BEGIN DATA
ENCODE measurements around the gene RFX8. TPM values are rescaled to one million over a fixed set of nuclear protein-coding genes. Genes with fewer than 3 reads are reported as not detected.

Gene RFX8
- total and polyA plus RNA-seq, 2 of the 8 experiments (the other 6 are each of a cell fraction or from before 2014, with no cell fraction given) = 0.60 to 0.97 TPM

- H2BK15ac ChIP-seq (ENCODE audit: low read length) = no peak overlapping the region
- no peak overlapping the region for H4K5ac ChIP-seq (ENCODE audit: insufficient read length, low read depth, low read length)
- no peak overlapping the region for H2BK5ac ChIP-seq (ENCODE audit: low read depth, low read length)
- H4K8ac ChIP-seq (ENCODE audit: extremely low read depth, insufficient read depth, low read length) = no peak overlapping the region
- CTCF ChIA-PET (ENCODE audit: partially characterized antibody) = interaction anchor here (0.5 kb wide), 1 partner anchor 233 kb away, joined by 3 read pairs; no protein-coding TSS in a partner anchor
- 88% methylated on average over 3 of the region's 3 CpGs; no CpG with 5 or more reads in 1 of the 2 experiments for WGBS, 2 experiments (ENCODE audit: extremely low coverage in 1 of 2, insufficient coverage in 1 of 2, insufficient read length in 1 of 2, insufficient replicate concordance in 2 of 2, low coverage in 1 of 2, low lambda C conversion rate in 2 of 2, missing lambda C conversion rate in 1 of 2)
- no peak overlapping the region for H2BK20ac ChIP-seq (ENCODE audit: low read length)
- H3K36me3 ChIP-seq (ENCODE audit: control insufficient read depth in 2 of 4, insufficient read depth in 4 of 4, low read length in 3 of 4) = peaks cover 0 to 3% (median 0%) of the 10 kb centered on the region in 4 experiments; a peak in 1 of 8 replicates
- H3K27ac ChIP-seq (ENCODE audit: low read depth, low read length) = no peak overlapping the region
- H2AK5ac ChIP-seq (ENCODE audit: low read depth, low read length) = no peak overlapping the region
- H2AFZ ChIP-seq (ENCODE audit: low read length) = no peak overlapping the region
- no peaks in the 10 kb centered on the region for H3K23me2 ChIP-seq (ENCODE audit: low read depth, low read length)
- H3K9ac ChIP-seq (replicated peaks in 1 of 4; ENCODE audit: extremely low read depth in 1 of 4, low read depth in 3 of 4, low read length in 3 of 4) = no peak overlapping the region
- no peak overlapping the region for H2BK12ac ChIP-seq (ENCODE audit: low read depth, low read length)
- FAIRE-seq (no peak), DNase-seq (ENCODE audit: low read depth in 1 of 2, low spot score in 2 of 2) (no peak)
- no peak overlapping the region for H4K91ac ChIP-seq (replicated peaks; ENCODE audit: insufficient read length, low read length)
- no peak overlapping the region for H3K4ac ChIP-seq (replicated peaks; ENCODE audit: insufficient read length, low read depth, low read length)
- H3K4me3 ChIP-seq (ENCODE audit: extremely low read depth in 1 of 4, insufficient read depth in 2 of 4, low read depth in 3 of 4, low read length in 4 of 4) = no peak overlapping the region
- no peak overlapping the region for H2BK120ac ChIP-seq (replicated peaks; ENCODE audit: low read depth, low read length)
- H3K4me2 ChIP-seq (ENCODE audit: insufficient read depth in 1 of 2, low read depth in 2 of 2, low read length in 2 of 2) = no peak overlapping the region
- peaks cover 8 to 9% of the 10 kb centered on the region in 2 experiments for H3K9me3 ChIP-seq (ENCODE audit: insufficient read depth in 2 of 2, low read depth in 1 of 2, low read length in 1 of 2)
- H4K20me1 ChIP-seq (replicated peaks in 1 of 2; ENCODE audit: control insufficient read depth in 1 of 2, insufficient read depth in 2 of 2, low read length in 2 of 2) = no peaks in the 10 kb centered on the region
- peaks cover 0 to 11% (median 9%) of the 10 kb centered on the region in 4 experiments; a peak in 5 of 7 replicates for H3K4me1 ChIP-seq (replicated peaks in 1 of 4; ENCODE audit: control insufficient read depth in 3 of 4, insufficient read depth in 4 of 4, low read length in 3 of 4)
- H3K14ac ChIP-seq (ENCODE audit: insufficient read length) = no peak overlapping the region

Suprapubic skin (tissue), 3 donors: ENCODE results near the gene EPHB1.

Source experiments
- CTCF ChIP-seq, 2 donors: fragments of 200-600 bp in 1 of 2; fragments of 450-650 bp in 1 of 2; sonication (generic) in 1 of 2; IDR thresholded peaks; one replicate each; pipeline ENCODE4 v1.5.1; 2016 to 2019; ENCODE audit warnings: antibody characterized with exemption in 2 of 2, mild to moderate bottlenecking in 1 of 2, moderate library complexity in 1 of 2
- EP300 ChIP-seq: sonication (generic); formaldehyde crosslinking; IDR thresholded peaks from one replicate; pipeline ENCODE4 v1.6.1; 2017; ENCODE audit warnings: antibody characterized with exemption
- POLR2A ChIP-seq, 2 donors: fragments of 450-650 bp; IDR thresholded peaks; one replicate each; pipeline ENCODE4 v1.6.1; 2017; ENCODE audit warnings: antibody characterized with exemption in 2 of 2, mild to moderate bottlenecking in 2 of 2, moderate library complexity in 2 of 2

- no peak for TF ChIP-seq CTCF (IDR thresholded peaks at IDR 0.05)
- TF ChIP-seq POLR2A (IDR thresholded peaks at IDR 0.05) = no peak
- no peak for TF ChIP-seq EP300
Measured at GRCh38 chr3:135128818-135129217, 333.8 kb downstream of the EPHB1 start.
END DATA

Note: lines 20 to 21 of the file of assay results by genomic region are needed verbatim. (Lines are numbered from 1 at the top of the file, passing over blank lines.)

- no peak overlapping the region for H3K4ac ChIP-seq (replicated peaks; ENCODE audit: insufficient read length, low read depth, low read length)
- H3K4me3 ChIP-seq (ENCODE audit: extremely low read depth in 1 of 4, insufficient read depth in 2 of 4, low read depth in 3 of 4, low read length in 4 of 4) = no peak overlapping the region